MADISON-Wisconsin cranberry growers would continue to control a certain insect in the bogs under a special pesticide registration proposed by the Department of Agriculture, Trade and Consumer Protection. This special registration will continue to allow cranberry growers to use Diazinon 14G to control cranberry girdler larvae, an insect that damages plants and reduces the amount of cranberries grown in infested acres.
A special registration was issued in 2005 for Diazinon G-14 manufactured by UAP Loveland Products, Inc. UAP Loveland Products, Inc., no longer supports the registration of their Diazinon G-14 insecticide. To fill the marketplace need, the Wilbur-Ellis Company has requested a special registration for their Diazinon 14G product for control of cranberry girdler larvae on cranberries.
The special registration process allows state to register pesticide products for specific uses without prior federal approval. The procedure gives states flexibility to meet local needs, such as controlling a plant disease or insect outbreak. The U.S. Environmental Protection Agency reviews the states’ decisions and can reject the decisions if they are not justified.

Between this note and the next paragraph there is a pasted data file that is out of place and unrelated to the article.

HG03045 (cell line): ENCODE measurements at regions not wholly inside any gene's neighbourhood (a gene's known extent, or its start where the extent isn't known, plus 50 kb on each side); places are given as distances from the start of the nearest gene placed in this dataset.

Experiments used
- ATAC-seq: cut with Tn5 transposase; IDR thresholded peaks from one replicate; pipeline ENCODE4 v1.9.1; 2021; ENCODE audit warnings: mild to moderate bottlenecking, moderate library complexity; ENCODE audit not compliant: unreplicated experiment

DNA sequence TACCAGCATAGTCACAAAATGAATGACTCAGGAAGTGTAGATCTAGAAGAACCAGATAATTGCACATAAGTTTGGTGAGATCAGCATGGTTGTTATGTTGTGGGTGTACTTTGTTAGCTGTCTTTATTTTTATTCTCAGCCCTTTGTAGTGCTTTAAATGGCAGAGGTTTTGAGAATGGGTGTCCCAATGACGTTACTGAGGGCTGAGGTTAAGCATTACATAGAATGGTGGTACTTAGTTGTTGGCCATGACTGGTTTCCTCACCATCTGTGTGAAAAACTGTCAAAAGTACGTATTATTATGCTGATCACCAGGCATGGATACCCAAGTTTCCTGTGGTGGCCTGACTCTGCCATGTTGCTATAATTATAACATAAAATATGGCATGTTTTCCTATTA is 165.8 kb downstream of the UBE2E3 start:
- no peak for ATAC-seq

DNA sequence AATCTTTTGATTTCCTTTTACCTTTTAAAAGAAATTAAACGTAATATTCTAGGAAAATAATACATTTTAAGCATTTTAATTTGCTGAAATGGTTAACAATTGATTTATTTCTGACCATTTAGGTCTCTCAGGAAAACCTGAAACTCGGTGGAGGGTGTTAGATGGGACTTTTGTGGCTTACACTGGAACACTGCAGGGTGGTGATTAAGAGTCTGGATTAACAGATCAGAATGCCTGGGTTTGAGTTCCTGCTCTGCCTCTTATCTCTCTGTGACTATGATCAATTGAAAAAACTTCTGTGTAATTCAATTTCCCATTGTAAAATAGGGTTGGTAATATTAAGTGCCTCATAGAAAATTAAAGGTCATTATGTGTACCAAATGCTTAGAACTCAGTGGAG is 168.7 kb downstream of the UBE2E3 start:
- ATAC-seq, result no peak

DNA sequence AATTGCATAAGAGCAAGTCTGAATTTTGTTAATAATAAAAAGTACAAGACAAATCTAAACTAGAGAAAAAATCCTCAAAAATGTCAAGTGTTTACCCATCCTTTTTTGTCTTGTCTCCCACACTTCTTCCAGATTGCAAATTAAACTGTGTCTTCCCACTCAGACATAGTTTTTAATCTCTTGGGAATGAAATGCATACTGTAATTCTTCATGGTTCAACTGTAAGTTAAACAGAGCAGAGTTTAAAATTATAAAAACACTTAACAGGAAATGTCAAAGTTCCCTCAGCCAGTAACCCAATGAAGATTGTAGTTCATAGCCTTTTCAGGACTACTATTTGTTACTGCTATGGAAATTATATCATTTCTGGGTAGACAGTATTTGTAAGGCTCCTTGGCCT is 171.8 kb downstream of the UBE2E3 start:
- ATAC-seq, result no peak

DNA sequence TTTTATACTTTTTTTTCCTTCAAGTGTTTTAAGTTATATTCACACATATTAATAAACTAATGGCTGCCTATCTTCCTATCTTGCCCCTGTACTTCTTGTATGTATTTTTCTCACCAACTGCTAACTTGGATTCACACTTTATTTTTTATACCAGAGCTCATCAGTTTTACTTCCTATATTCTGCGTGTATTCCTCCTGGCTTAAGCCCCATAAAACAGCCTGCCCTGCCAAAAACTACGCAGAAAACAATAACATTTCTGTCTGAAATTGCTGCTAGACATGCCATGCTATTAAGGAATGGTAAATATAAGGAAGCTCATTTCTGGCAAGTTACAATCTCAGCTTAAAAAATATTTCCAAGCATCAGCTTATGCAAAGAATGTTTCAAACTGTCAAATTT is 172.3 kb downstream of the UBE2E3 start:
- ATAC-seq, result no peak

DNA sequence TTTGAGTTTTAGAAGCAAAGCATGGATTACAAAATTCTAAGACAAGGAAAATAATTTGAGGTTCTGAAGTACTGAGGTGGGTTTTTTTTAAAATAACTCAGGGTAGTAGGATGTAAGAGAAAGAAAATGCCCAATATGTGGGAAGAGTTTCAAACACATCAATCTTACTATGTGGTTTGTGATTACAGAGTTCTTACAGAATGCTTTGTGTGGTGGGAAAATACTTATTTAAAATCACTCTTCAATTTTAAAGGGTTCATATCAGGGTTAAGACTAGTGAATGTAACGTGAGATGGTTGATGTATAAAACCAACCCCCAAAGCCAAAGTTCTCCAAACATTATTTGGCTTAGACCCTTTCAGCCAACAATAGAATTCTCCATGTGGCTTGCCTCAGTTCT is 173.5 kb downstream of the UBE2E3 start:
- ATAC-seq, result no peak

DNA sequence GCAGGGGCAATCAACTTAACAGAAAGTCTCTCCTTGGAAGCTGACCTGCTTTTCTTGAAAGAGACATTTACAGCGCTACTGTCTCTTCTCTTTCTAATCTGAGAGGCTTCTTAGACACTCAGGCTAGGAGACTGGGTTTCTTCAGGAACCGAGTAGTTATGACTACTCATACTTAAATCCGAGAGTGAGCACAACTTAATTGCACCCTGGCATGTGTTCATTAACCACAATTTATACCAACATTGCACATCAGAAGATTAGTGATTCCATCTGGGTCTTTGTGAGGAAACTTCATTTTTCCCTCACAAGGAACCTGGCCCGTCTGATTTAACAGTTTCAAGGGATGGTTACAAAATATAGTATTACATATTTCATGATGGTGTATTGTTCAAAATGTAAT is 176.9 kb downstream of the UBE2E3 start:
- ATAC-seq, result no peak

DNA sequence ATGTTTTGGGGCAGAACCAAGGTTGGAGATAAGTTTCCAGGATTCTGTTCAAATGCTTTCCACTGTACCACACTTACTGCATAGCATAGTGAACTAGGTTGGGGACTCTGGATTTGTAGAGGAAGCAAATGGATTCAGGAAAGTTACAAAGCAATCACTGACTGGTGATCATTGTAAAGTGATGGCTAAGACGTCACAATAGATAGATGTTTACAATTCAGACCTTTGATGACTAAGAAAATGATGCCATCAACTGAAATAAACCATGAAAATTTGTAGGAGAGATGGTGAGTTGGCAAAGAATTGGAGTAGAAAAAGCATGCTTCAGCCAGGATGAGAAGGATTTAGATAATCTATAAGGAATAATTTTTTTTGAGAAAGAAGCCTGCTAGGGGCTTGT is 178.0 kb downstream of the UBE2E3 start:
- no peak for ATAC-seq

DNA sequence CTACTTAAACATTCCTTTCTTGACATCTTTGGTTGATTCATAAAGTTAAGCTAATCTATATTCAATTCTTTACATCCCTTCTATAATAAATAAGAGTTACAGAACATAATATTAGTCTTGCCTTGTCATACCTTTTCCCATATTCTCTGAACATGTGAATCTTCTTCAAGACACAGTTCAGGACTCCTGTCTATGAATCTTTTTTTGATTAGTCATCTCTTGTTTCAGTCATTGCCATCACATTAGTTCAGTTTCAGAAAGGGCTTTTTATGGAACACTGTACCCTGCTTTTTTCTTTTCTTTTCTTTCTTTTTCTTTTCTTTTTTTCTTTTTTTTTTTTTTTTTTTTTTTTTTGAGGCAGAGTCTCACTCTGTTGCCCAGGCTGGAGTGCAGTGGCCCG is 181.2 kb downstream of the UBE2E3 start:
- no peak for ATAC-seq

Citizens have until Fri., Aug. 11, 2006 to comment on this proposed three-season special pesticide registration which expires in 2008.
Diazinon 14G is federally registered for use on a variety of vegetable crops.
A full environmental impact statement is not required for the department to issue this label. However, in the evaluation, the department determined that fish, birds, and wildlife including waterfowl are susceptible to poisoning if overexposed to this product. Because of the potential impacts to humans and other animals, applicators are required to contact the department no less than 24 hours prior to each application. The department’s pesticide enforcement staff will target inspections of these applications.
For copies of the environmental assessment, contact Richard Eakins, P.O. Box 8911, Madison, WI 53708-8911, (608) 224-4547 or review the assessment Monday-Friday, 7:45 a.m.-4:30 p.m., at the department offices, 2811 Agriculture Dr., Madison, 2nd floor. Comments received on or before 4:30 p.m., Fri., Aug. 11, 2006 will become part of the preliminary environmental assessment record. Send comments to Richard Eakins.
Wisconsin ranks first in the nation for cranberry production with approximately 17,000 acres grown annually.